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Initial Depression and Subsequent Drinking during Alcoholism Treatment

Kenneth R. Conner, Silva Sörensen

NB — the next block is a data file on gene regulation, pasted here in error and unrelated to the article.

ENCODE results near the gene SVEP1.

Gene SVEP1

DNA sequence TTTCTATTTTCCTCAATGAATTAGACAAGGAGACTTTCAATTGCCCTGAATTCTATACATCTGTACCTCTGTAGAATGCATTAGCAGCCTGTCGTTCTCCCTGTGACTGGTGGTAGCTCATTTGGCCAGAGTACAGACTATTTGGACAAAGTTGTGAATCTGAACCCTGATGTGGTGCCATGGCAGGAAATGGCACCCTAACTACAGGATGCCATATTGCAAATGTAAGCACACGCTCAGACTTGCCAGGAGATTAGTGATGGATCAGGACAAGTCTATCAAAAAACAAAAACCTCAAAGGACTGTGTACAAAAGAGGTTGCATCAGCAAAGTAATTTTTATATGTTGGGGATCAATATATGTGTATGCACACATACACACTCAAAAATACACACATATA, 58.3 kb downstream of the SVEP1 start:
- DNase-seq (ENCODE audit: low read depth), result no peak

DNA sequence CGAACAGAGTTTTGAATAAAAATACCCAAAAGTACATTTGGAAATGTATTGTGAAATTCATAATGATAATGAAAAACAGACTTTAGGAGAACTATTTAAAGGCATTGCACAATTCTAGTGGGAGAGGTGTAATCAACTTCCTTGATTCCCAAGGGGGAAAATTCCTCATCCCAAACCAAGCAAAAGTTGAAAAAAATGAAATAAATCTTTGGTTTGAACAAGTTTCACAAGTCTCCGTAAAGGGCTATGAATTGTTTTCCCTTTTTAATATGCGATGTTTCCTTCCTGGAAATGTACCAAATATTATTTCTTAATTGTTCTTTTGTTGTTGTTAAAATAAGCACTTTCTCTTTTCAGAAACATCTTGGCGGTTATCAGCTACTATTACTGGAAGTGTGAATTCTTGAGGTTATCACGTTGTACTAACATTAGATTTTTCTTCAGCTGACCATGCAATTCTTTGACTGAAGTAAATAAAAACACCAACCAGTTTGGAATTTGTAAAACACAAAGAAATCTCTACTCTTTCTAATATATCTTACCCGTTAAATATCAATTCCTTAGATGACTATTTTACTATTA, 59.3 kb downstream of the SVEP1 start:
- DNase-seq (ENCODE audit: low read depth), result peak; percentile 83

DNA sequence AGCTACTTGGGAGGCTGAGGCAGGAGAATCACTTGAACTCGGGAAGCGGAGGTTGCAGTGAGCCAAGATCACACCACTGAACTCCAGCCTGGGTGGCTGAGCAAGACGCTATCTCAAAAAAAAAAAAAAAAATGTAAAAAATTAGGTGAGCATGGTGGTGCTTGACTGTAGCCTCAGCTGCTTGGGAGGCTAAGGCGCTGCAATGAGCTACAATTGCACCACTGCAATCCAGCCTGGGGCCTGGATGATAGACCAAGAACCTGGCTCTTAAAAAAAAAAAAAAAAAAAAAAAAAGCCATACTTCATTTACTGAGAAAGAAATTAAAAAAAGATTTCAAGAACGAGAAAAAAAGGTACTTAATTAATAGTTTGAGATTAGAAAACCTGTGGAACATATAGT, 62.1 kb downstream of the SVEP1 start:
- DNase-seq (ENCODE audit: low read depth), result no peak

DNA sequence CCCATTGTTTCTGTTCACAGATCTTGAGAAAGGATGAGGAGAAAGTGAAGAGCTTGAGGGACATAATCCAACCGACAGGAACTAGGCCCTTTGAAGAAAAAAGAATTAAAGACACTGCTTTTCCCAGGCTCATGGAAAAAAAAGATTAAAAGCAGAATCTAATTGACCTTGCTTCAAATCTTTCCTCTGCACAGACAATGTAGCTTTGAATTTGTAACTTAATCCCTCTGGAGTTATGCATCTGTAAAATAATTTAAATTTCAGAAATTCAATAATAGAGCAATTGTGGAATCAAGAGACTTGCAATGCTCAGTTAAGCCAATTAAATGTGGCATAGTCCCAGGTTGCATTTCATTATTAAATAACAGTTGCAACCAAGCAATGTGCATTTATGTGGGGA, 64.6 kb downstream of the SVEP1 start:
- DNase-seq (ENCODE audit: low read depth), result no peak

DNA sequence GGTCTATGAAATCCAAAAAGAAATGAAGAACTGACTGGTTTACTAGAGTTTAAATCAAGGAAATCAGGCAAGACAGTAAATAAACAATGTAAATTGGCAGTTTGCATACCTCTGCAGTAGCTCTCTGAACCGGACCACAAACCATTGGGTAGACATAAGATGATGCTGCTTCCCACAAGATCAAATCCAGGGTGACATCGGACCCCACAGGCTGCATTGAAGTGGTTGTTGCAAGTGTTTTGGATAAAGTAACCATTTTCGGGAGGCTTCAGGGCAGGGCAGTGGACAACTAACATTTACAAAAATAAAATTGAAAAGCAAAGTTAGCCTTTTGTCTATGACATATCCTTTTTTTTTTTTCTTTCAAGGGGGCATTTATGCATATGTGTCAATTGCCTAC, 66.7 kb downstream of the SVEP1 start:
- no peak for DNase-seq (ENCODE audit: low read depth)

Objective: Individuals entering treatment for alcoholism have elevated depressive symptoms that in turn may affect response to treatment, including drinking outcomes. The purpose of the study is to examine the impact of depression at treatment entry on drinking over the course of treatment. Method: The Project MATCH (Matching Alcoholism Treatment to Client Heterogeneity) data set, a randomized, multisite psychosocial treatment trial for alcoholism, was analyzed. The sample consisted of 1,450 subjects, of whom 1,102 (76.0%) were male and 348 (24.0%) were female. Cross-lagged analyses of (1) depression and drinking intensity and (2) depression and drinking frequency were conducted using path analysis. Covariates were age, gender, race, and treatment assignment. Analyses focused on the 3-month active treatment phase of the trial. Results: Depression at treatment entry predicted more intense drinking and more frequent drinking, respectively, in the first month of treatment but showed little association with drinking in Months 2 and 3. Conclusions: Individuals entering treatment for alcoholism with elevated levels of depression may be slower to benefit from treatment. Because the initial phase of treatment may be crucial to successful engagement and retention, the development of interventions to improve early success in treatment among individuals with elevated levels of depression may be beneficial. Future studies should examine the long-term, bidirectional relationship of depression and drinking following treatment. (J. Stud. Alcohol 66: 401-406, 2005)